connect() plus write() versus sendto() for UDP sockets

June 29, 2013

The README that I wrote for my Go version of netcat contains a little aside about the 'listen on a UDP socket' mode of each program:

This is how 'nc -lu' behaves for one connection, but the mechanics are different. nc connect()s its UDP socket and then write()s to it; call leaves its UDP socket unconnected and uses sendto(). [...]

(It turns out that what netcat does is version dependent.)

So, does this make any difference? It turns out that the answer is yes, but not in a way that I expected and not really for writing.

First let's talk about write() versus send(), because sendto() is just send() with a destination address. The functional difference between the two is that send() will allow you to set various message flags. In practice there is exactly one such flag that is both useful on UDP sockets and portable: MSG_DONTROUTE, which means that your UDP packet should not be routed.

(If you're writing Linux specific code there are a number of additional flags that may be useful.)

What netcat does when it listens to a UDP socket is actually a little bit weird, so I want to describe it. Having set up the socket with bind() it does a recvfrom(..., MSG_PEEK), takes the address of the other end from the result, connect()s the UDP socket to it, and then winds up immediately calling recvfrom() again (as part of a general activity loop). When it reads things from standard input it will write() them to the (now-connected) UDP socket.

Connecting a bound UDP socket this way has two effects. The first is that you can use write() or a plain send() on the socket. The second is that a connected UDP socket stops accepting packets from other UDP sources, so netcat has converted its listening server socket into a single-connection socket. This is fine for netcat's use but would be bad if you wanted to reuse the socket as a server socket again, since there is no way to un-connect a UDP socket again.

(I suspect that this is done partly so that netcat can use the same core routine to copy things back and forth regardless of whether it's a client or a server and regardless of whether it's using TCP or UDP.)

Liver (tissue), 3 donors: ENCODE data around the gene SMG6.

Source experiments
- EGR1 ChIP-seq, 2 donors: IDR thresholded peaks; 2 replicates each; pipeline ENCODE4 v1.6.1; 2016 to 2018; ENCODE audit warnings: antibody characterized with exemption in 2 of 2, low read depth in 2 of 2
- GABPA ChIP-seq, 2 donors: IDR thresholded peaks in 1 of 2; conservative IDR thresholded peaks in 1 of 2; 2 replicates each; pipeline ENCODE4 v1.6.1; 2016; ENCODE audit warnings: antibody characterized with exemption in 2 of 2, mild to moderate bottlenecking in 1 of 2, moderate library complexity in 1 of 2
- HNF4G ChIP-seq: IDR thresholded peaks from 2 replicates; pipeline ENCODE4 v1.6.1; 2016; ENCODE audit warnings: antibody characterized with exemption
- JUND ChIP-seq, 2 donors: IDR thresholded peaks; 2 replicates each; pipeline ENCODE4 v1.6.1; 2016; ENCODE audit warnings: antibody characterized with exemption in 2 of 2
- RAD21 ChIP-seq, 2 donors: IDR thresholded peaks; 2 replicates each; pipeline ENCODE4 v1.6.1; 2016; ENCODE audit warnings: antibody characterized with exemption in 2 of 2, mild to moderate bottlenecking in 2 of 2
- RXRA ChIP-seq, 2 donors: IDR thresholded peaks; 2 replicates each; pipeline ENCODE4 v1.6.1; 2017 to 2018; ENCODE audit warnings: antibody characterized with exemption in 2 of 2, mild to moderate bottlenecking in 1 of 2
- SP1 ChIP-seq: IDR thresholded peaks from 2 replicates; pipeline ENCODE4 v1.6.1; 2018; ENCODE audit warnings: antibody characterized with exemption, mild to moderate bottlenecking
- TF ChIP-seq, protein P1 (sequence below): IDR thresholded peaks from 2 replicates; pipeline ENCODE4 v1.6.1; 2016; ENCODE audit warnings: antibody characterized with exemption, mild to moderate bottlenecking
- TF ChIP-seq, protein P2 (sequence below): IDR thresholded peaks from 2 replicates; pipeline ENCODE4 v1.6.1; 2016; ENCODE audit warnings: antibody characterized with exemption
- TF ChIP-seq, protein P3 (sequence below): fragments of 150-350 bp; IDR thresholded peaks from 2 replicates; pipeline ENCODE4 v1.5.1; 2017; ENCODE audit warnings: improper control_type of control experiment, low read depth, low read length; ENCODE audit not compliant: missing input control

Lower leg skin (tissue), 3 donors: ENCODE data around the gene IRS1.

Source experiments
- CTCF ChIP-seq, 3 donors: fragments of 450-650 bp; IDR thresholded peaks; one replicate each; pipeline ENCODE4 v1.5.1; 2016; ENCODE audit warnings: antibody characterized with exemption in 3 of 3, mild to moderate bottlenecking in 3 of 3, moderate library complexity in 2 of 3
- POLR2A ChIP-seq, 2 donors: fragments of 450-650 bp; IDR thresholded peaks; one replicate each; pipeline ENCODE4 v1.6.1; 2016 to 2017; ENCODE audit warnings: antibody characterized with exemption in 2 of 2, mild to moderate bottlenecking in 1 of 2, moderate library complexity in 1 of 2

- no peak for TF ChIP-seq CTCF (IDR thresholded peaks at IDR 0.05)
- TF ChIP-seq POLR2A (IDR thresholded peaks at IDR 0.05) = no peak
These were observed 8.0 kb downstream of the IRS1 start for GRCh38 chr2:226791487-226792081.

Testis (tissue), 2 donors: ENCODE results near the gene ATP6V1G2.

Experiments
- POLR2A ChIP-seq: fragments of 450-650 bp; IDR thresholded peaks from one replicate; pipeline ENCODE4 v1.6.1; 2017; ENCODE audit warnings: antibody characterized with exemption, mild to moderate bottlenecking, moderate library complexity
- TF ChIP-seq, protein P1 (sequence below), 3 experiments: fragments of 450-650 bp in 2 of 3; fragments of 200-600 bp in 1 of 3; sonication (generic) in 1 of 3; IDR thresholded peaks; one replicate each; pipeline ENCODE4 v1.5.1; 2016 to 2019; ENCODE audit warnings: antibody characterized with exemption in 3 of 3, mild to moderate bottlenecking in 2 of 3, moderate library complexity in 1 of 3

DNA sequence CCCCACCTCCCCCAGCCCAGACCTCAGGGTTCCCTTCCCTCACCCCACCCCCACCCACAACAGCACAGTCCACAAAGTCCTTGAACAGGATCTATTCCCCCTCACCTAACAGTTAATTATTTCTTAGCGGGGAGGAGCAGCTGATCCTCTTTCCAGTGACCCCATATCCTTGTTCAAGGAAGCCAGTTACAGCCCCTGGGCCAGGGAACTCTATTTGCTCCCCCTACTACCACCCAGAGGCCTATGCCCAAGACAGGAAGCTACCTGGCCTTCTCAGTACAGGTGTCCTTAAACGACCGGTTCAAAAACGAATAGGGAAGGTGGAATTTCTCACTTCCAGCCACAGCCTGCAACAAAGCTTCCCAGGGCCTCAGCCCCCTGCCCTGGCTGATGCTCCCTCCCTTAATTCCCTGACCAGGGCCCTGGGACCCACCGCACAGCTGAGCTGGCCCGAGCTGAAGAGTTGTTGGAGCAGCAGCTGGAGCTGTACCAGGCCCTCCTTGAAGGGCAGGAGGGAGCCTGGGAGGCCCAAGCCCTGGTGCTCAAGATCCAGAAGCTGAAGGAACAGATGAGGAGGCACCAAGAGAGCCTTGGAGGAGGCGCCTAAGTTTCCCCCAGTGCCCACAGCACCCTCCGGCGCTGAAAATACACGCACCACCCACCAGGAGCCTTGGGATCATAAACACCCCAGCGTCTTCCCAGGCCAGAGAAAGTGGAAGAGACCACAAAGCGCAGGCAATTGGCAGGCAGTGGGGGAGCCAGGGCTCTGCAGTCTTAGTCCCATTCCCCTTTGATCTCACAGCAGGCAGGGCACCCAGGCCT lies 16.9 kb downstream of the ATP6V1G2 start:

An un-connected UDP socket used with full recvfrom() and sendto() multiplexes all client communication through the same socket. This is what you need to handle multiple clients (especially concurrently), but as far as I can see it has the drawback that you don't get any errors if the other end quietly goes away (even if the kernel could tell you, for example if the other end is local). Connected UDP sockets will report an error (eventually) under similar circumstances. And of course you need a completely different set of code than for TCP sockets or connected UDP sockets and you'll need to explicitly consider how you'll deal with multiple clients that are all active at once (since, unlike with TCP, you can't ignore all but one socket and let the kernel sort it out for you).

(This is the kind of thing I write up because it makes me do the research, so I can get this down in my own head. For someone who has a more than casual involvement with networks and networking code, I'm sometimes shockingly ignorant on the fine details of the Unix socket API. Probably I should get and read a copy of the classic Stevens work, although there may be a more modern book on this as well; Stevens does date from 1999, and some things have changed significantly since then.)


Comments on this page:

From 180.110.112.213 at 2013-06-30 09:44:11:

You can disconnect or re-connect a UDP socket, at least under Linux. The man page says:

"If address is a null address for the protocol, the socket's peer address shall be reset."

Written on 29 June 2013.
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